Merging pull requests with GitHub Actions

Berlin, Germany

In May 2019, GitHub acquired Dependabot, and recently GitHub announced that Dependabot is moving into GitHub.

When you follow the instructions, you will find that the migration is straightforward. However, there is one thing missing: after migrating from version 1 to version 2, Dependabot will not automatically merge pull requests anymore. That the feature is currently missing could indicate that GitHub will bring automatic merges onboard - independently from Dependabot.

In the meantime, you can configure a job with GitHub Actions and actions/github-script that will automatically merge pull requests created by Dependabot. actions/github-script uses octokit/rest.js, which is well documented, and it is often more convenient to use than maintaining a full-blown GitHub action.

Here is an example of a job that will run when the coding-standards, static-code-analysis, and tests jobs have succeeded, and which will then merge a pull request opened by dependabot[bot]:

  name: "Merge"

  runs-on: "ubuntu-latest"

    - "coding-standards"
    - "static-code-analysis"
    - "tests"

  if: >
    github.event_name == 'pull_request' &&
    github.event.pull_request.draft == false && (
      github.event.action == 'opened' ||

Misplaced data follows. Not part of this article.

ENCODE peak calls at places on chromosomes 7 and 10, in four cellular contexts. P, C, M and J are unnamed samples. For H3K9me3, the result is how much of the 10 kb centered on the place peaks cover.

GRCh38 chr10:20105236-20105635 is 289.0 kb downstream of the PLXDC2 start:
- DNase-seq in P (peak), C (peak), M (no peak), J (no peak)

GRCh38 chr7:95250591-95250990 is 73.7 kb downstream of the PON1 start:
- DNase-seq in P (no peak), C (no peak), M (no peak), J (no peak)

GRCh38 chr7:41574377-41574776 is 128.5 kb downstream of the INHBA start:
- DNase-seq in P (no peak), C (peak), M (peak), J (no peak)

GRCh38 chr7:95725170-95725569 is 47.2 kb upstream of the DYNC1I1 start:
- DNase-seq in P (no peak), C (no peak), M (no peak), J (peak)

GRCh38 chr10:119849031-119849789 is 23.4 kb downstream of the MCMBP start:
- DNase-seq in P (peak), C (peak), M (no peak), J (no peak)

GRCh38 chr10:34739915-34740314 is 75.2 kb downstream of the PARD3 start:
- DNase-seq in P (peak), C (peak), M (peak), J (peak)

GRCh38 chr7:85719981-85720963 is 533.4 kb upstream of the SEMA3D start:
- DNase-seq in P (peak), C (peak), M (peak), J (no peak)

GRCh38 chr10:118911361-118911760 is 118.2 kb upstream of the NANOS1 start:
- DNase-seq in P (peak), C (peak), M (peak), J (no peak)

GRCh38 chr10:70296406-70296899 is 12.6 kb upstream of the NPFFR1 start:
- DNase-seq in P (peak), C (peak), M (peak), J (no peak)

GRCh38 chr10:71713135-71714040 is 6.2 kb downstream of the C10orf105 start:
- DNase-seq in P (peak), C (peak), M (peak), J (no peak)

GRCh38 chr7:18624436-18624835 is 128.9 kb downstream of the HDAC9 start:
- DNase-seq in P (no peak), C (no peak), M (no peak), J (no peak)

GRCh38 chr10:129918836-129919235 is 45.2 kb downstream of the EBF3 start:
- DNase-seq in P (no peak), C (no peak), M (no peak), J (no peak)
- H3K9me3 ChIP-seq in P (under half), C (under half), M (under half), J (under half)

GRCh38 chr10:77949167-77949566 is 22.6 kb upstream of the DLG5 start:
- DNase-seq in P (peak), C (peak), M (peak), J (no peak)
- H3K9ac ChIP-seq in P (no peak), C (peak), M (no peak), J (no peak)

github.event.action == 'reopened' ||
      github.event.action == 'synchronize'
    ) && ( == 'dependabot[bot]'

    - name: "Merge pull request"
      uses: "actions/github-script@v2"
        github-token: "$"
        script: |
          const pullRequest = context.payload.pull_request
          const repository = context.repo

          await github.pulls.merge({
            merge_method: "merge",
            owner: repository.owner,
            pull_number: pullRequest.number,
            repo: repository.repo,

:bulb: You can see this very simple job in action at jangregor/phpstan-prophecy, and you can find a more sophisticated example of using GitHub Actions to merge pull requests in ergebnis/php-library-template.

Note that this approach has a severe drawback: this job will run when the dependent jobs in the same workflow have completed. The job is entirely unaware of additional workflows or integrations with other apps. It might merge a pull request when any of these additional workflows or integrations are still running or have already failed. This job works a lot better when used with branch protection.

As an alternative, you might want to take a look at the GitHub Marketplace, where you can find a range of applications that will merge pull requests for you.